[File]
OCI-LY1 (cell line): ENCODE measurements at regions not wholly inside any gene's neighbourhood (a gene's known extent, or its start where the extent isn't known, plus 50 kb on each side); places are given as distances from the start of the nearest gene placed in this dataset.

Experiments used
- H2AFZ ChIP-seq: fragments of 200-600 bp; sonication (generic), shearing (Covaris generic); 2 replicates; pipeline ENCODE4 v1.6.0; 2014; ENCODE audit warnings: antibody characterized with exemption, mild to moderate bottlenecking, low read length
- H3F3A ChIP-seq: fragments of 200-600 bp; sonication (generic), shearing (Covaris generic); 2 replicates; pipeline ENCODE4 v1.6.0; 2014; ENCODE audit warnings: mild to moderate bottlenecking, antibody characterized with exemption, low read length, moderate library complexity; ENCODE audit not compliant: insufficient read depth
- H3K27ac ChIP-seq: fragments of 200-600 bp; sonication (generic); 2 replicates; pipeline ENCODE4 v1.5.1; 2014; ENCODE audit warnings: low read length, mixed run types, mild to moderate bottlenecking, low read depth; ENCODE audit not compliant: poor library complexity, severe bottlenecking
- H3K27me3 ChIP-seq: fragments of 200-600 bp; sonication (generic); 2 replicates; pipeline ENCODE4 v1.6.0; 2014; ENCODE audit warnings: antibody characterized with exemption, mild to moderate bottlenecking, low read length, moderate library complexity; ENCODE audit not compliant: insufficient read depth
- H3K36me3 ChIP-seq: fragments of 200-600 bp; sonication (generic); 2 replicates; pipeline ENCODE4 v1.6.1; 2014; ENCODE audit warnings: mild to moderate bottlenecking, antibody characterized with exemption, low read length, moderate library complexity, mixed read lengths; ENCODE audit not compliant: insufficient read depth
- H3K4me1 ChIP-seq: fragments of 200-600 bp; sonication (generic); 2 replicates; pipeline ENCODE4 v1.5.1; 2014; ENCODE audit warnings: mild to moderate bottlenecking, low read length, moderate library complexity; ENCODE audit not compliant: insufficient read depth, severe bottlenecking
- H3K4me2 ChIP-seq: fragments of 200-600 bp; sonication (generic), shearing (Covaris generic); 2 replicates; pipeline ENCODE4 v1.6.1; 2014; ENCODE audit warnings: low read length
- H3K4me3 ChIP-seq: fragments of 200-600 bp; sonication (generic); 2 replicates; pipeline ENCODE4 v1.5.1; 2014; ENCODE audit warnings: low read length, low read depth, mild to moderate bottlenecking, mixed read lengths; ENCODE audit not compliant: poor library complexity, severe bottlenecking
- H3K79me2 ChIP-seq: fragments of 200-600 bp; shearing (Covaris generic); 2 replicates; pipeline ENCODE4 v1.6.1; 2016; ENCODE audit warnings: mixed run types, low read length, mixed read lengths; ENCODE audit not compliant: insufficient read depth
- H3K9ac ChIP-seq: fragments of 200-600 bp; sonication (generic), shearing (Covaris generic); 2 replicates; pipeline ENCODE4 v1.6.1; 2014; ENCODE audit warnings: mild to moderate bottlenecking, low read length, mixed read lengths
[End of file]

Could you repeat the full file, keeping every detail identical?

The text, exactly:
OCI-LY1 (cell line): ENCODE measurements at regions not wholly inside any gene's neighbourhood (a gene's known extent, or its start where the extent isn't known, plus 50 kb on each side); places are given as distances from the start of the nearest gene placed in this dataset.

Experiments used
- H2AFZ ChIP-seq: fragments of 200-600 bp; sonication (generic), shearing (Covaris generic); 2 replicates; pipeline ENCODE4 v1.6.0; 2014; ENCODE audit warnings: antibody characterized with exemption, mild to moderate bottlenecking, low read length
- H3F3A ChIP-seq: fragments of 200-600 bp; sonication (generic), shearing (Covaris generic); 2 replicates; pipeline ENCODE4 v1.6.0; 2014; ENCODE audit warnings: mild to moderate bottlenecking, antibody characterized with exemption, low read length, moderate library complexity; ENCODE audit not compliant: insufficient read depth
- H3K27ac ChIP-seq: fragments of 200-600 bp; sonication (generic); 2 replicates; pipeline ENCODE4 v1.5.1; 2014; ENCODE audit warnings: low read length, mixed run types, mild to moderate bottlenecking, low read depth; ENCODE audit not compliant: poor library complexity, severe bottlenecking
- H3K27me3 ChIP-seq: fragments of 200-600 bp; sonication (generic); 2 replicates; pipeline ENCODE4 v1.6.0; 2014; ENCODE audit warnings: antibody characterized with exemption, mild to moderate bottlenecking, low read length, moderate library complexity; ENCODE audit not compliant: insufficient read depth
- H3K36me3 ChIP-seq: fragments of 200-600 bp; sonication (generic); 2 replicates; pipeline ENCODE4 v1.6.1; 2014; ENCODE audit warnings: mild to moderate bottlenecking, antibody characterized with exemption, low read length, moderate library complexity, mixed read lengths; ENCODE audit not compliant: insufficient read depth
- H3K4me1 ChIP-seq: fragments of 200-600 bp; sonication (generic); 2 replicates; pipeline ENCODE4 v1.5.1; 2014; ENCODE audit warnings: mild to moderate bottlenecking, low read length, moderate library complexity; ENCODE audit not compliant: insufficient read depth, severe bottlenecking
- H3K4me2 ChIP-seq: fragments of 200-600 bp; sonication (generic), shearing (Covaris generic); 2 replicates; pipeline ENCODE4 v1.6.1; 2014; ENCODE audit warnings: low read length
- H3K4me3 ChIP-seq: fragments of 200-600 bp; sonication (generic); 2 replicates; pipeline ENCODE4 v1.5.1; 2014; ENCODE audit warnings: low read length, low read depth, mild to moderate bottlenecking, mixed read lengths; ENCODE audit not compliant: poor library complexity, severe bottlenecking
- H3K79me2 ChIP-seq: fragments of 200-600 bp; shearing (Covaris generic); 2 replicates; pipeline ENCODE4 v1.6.1; 2016; ENCODE audit warnings: mixed run types, low read length, mixed read lengths; ENCODE audit not compliant: insufficient read depth
- H3K9ac ChIP-seq: fragments of 200-600 bp; sonication (generic), shearing (Covaris generic); 2 replicates; pipeline ENCODE4 v1.6.1; 2014; ENCODE audit warnings: mild to moderate bottlenecking, low read length, mixed read lengths